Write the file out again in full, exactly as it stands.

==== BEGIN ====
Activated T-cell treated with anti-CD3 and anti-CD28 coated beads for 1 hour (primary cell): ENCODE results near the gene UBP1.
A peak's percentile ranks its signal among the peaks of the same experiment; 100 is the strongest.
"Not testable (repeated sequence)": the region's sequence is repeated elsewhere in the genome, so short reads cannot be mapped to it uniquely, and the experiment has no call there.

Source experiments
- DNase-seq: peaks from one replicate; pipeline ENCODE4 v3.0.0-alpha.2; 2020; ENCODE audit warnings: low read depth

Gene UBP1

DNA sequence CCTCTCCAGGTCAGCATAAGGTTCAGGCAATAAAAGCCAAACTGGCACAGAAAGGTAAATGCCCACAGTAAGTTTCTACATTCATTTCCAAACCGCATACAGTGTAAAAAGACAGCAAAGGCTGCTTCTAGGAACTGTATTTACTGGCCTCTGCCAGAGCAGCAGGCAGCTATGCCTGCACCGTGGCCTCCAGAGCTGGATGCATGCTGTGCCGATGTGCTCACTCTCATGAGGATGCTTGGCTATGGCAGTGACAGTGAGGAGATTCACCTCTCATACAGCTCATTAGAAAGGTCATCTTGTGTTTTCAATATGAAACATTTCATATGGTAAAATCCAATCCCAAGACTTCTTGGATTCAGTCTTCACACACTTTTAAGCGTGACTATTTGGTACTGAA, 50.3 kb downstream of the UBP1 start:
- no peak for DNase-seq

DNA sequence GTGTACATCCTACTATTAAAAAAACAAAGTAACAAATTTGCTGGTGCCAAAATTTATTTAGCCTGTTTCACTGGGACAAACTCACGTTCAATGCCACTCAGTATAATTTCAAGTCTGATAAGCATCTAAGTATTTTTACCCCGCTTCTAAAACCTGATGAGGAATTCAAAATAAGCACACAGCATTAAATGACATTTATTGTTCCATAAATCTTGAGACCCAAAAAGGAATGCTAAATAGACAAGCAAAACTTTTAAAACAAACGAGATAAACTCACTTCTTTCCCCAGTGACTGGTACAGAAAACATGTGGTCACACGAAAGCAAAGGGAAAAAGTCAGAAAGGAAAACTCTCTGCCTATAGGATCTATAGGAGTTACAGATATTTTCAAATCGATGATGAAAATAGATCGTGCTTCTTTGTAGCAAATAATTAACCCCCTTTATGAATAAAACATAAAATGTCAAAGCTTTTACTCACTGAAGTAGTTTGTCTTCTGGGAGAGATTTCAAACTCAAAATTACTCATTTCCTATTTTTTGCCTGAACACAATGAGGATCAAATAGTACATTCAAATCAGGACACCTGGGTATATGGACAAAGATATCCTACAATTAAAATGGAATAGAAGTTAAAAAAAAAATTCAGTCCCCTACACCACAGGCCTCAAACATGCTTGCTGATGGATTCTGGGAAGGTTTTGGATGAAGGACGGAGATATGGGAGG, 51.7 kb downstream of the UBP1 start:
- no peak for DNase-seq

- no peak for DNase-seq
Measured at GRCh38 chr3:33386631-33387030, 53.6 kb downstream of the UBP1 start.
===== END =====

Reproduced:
Activated T-cell treated with anti-CD3 and anti-CD28 coated beads for 1 hour (primary cell): ENCODE results near the gene UBP1.
A peak's percentile ranks its signal among the peaks of the same experiment; 100 is the strongest.
"Not testable (repeated sequence)": the region's sequence is repeated elsewhere in the genome, so short reads cannot be mapped to it uniquely, and the experiment has no call there.

Source experiments
- DNase-seq: peaks from one replicate; pipeline ENCODE4 v3.0.0-alpha.2; 2020; ENCODE audit warnings: low read depth

Gene UBP1

DNA sequence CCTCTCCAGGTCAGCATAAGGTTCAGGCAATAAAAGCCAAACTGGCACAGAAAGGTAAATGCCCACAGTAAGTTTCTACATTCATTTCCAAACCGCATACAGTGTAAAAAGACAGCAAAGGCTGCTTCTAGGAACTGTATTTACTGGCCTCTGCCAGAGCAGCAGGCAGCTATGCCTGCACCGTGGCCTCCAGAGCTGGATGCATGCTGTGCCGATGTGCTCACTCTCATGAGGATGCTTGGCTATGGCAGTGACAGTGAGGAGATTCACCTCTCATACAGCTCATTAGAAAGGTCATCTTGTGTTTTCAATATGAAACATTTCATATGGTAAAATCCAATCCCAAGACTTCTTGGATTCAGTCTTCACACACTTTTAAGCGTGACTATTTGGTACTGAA, 50.3 kb downstream of the UBP1 start:
- no peak for DNase-seq

DNA sequence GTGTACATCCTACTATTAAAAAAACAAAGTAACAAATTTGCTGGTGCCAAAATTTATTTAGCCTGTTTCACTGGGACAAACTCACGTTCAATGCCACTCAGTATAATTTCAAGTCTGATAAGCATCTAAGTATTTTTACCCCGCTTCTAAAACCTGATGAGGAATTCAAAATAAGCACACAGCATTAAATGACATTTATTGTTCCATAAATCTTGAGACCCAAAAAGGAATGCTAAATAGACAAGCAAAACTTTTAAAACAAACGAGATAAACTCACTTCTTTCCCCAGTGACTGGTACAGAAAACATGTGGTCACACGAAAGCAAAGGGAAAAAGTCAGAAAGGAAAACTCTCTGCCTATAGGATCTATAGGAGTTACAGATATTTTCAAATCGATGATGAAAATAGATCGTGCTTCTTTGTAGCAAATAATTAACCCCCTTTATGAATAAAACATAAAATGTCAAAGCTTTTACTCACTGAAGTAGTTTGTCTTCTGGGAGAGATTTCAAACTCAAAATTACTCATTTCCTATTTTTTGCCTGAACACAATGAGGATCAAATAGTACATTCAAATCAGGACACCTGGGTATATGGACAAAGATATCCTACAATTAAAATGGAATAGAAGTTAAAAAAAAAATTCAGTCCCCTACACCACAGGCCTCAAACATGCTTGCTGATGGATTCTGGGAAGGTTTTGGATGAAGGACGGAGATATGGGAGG, 51.7 kb downstream of the UBP1 start:
- no peak for DNase-seq

- no peak for DNase-seq
Measured at GRCh38 chr3:33386631-33387030, 53.6 kb downstream of the UBP1 start.